Born 1871; son of Wilhelm, a founder of the SPD. Founding leader of the Socialist Youth International in 1907; Closely associated all his life with Rosa Luxemburg. With RL, leader of left-wing of German SDP by the beginning of the War. Renowned for his agitation among youth and soldiers. With RL, founded the Spartacus League in 1914 to oppose the War; The names of Liebknecht and Luxemburg were renowned throughout the world for their courageous opposition to the War, and inspired millions. Arrested May Day 1916 for organising anti-war demonstration. The militarist government abdicated in the face of a rising workers rebellion in November 1918, handed power to the SPD. Liebknecht proclaimed a Socialist Republic. The Spartacists called a national conference in December to found the German Communist Party to resolve the social crisis by revolutionary means. A new insurrectional general strike broke out in January 1919, but the CP was still far too small and unorganised to lead the struggle. L and RL were arrested and murdered by the SPD government of Ebert. Trotsky said that 'Liebknecht was not a theoretician. He was a man of action. Impulsive and passionate by nature, he possessed exceptional political intuition, a sense of the masses and of circumstance, and finally, incomparably courageous revolutionary initiative'.

Luxemburg, Rosa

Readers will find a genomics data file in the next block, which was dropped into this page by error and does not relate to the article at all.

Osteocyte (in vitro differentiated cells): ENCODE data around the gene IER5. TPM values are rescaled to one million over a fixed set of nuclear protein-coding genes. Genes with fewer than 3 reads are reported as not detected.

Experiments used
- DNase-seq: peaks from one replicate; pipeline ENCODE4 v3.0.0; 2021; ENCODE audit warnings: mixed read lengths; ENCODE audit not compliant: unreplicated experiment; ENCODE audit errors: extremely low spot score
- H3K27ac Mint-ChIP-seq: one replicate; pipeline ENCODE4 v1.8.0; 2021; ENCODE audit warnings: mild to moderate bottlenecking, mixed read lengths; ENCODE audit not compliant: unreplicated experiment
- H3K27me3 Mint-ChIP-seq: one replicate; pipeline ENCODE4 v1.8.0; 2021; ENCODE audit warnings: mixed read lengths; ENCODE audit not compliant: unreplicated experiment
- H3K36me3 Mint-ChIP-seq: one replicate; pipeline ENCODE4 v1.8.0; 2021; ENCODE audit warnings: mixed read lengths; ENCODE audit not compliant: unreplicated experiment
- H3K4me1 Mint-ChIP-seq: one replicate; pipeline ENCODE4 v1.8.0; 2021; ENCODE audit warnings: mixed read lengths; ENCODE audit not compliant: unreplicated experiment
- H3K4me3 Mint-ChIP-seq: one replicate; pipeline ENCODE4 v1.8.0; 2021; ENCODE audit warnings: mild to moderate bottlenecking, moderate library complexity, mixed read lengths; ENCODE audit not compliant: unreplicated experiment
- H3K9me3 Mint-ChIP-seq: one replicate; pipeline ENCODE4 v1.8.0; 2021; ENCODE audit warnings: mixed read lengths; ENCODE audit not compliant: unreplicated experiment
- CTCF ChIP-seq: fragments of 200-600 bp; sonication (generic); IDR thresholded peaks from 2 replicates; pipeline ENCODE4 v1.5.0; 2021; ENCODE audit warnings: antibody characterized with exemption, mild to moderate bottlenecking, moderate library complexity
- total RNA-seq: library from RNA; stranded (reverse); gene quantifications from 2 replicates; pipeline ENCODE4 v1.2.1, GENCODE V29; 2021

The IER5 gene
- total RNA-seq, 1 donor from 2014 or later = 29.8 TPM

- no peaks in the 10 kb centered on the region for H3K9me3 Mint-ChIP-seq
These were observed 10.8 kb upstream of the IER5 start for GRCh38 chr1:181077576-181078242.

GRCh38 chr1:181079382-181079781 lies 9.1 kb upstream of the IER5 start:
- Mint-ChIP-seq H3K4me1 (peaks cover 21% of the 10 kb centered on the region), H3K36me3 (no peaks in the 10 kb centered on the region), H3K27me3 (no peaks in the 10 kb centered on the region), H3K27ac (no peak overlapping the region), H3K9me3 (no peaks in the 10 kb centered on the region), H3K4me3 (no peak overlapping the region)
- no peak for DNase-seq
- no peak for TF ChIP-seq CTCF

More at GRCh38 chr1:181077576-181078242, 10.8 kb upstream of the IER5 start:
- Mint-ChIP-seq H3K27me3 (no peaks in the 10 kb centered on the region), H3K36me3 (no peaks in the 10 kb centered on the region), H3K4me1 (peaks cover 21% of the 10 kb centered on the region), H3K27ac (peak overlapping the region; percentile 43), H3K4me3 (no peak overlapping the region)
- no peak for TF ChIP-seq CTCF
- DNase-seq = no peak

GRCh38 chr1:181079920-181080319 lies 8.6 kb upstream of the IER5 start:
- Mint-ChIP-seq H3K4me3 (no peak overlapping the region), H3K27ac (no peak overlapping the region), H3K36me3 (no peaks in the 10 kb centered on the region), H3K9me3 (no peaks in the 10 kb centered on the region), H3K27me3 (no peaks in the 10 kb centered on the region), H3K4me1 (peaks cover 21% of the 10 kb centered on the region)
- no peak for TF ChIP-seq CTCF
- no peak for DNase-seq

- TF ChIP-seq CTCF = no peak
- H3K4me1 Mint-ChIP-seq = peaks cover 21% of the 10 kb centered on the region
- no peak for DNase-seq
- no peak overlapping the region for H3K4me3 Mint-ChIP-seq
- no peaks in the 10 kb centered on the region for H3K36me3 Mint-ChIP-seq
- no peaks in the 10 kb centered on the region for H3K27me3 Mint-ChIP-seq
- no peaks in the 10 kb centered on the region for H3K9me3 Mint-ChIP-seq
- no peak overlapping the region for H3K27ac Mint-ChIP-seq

Born 1871 in Eastern Poland. Closely associated with Karl Liebknecht. Founding leader of the Polish SDKPiL in 1893, joined German SDP in 1898; opposed Bernstein and later Kautsky's revisionism; with KL, founded the Spartacus League in 1914 to oppose the War; a passionate speaker and prolific journalist and pamphleteer; spent most of the War in prison. Released from prison in October 1918; wrote the founding program of the German Communist Party in December 1918. An insurrectional general strike broke out in January 1919, but the CP was still far too small and unorganised to lead the struggle. RL and KL were arrested and murdered by the SPD government of Ebert, Scheidemann and Noske. Trotsky said that 'In the force of her theoretical thought and in her capacity for generalisation, RL was head and shoulders above not only her enemies, but also her comrades ... terse, exact, brilliant, merciless'.